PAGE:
Sum Ledger is a powerful and wide-ranging meditation — via a dazzling array of poetic forms and sources — on money, class, and poverty, that complicates the narrative of late-stage capitalism in America. Weaving together the personal with the historical, imaginative, and political, Adam Tavel’s masterfully wrought poems empathize deeply with people in distress, be it turn of the century child laborers and almshouse residents, or his own family members and hard-working community college students. I can’t think of a book more appropriate for our current moment of political upheaval and economic crisis, or a better poet to lead us through it, with his unflinching eye, muscular language, and huge heart.

 — Erika Meitner

Adam Tavel’s Sum Ledger is about money, its ludicrous power, and what it is like not to have access to it. It begins with a kid rolling pennies to buy diapers for his twin baby sisters and moves into a virtuosic ode to trailer parks, which gets at the exuberant sadness, the heroic lyricism, of places where real poetry is born. Nuance is brought to the collection as Tavel opens the frame and takes excursions into the recent and distant historical past, from child labor to 9/11 to Nero. He builds toward a tour de force of a final movement that delves into the source of all of it — including the torment of the current moment — via ekphrasis, history, and myth. Sum Ledger is a book about work, so much work. The work of trying to make it all work. Indeed, Tavel has worked these poems themselves to a fine sheen. There is meter, there are sonnets, up against the noir intensity of images. Sum Ledger is urgent, and it is masterful.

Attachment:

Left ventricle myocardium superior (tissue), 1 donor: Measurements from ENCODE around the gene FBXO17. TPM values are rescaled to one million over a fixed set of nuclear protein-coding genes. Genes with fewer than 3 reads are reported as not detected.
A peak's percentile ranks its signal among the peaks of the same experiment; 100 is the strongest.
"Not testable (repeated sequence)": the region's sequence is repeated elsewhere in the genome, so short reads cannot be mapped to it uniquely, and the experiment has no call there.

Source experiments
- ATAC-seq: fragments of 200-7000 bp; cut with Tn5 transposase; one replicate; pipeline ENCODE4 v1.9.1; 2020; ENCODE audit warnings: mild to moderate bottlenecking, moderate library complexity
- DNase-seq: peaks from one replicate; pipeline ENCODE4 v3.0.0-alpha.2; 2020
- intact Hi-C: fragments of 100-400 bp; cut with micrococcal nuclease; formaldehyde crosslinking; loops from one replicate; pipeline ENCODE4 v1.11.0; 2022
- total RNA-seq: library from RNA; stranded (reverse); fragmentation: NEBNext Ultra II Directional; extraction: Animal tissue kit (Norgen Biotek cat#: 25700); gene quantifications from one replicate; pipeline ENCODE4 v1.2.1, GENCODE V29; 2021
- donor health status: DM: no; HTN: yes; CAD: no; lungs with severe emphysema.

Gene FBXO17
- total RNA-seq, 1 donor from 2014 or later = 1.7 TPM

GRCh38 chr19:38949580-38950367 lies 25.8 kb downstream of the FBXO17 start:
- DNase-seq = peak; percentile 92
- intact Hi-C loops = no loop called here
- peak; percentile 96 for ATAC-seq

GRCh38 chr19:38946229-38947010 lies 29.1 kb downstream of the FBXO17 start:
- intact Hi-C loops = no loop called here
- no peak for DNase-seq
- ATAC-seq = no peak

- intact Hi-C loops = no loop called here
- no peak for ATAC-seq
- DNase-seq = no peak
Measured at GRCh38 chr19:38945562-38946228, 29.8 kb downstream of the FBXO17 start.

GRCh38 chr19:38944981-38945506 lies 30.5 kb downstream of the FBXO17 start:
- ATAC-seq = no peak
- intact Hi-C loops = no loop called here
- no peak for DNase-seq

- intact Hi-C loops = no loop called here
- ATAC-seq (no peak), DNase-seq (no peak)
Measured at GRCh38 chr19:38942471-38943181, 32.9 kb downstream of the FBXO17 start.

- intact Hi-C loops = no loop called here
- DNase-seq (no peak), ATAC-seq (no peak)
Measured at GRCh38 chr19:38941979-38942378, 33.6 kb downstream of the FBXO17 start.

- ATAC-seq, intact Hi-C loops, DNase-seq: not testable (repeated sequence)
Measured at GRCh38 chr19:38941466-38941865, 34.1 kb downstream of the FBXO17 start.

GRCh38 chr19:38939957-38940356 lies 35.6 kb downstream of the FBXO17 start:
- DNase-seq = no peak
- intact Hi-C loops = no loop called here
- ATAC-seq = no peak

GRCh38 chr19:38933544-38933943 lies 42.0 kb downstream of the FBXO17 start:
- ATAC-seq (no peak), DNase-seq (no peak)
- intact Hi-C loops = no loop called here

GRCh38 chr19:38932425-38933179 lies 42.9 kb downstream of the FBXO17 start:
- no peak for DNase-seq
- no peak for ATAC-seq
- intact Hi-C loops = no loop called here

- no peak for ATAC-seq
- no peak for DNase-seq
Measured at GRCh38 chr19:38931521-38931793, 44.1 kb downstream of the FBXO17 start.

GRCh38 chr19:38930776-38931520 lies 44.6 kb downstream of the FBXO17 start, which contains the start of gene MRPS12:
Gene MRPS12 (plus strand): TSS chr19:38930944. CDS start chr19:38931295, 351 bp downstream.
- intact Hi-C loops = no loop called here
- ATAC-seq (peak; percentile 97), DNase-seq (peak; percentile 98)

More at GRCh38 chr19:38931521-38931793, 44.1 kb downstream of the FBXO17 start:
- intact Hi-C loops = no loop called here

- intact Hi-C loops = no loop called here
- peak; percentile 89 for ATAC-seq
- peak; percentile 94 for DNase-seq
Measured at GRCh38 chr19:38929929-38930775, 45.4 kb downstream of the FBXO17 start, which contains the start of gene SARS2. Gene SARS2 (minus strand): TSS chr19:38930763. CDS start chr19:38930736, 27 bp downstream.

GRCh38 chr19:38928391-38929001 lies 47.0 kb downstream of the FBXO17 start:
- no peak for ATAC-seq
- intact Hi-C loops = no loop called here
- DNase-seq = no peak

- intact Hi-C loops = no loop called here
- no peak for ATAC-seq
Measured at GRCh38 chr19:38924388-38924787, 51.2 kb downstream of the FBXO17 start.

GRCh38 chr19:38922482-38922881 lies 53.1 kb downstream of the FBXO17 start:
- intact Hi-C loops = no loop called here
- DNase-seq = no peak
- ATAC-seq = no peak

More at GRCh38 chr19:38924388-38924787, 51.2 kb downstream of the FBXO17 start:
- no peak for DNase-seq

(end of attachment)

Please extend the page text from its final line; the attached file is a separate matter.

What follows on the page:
— Diane Seuss

 His poems are musical and formally deft, and Adam Tavel makes of his own American life, and of the life of America, a portrait of itself the nation ought to see, especially now.  It cannot be said to be pretty, this portrait, but it is, in Tavel’s hands, beautiful and true.

 — Robert Wrigley

 Adam Tavel weaves a spiderweb of frost on the windows of a rectory station wagon. His poems are sacred and sometimes profane. They swagger with journey and the story of a life that could be spelled out in capital letters. There is restoration to a sense of being. Here is a master of images that cut across poems. 

 — Diane Glancy



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Adam Tavel is the author of five collections of poetry, including Green Regalia (Stephen F. Austin State University Press, 2022). His third book, Catafalque, won the Richard Wilbur Award (University of Evansville Press, 2018). His recent poems appear, or will soon appear, in North American Review, Ploughshares, The Georgia Review, Beloit Poetry Journal, Ninth Letter, The Massachusetts Review, Copper Nickel, and Western Humanities Review, among others. He is a professor of English at Wor-Wic Community College, where he also directs the Echoes & Visions Reading Series. You can find him online at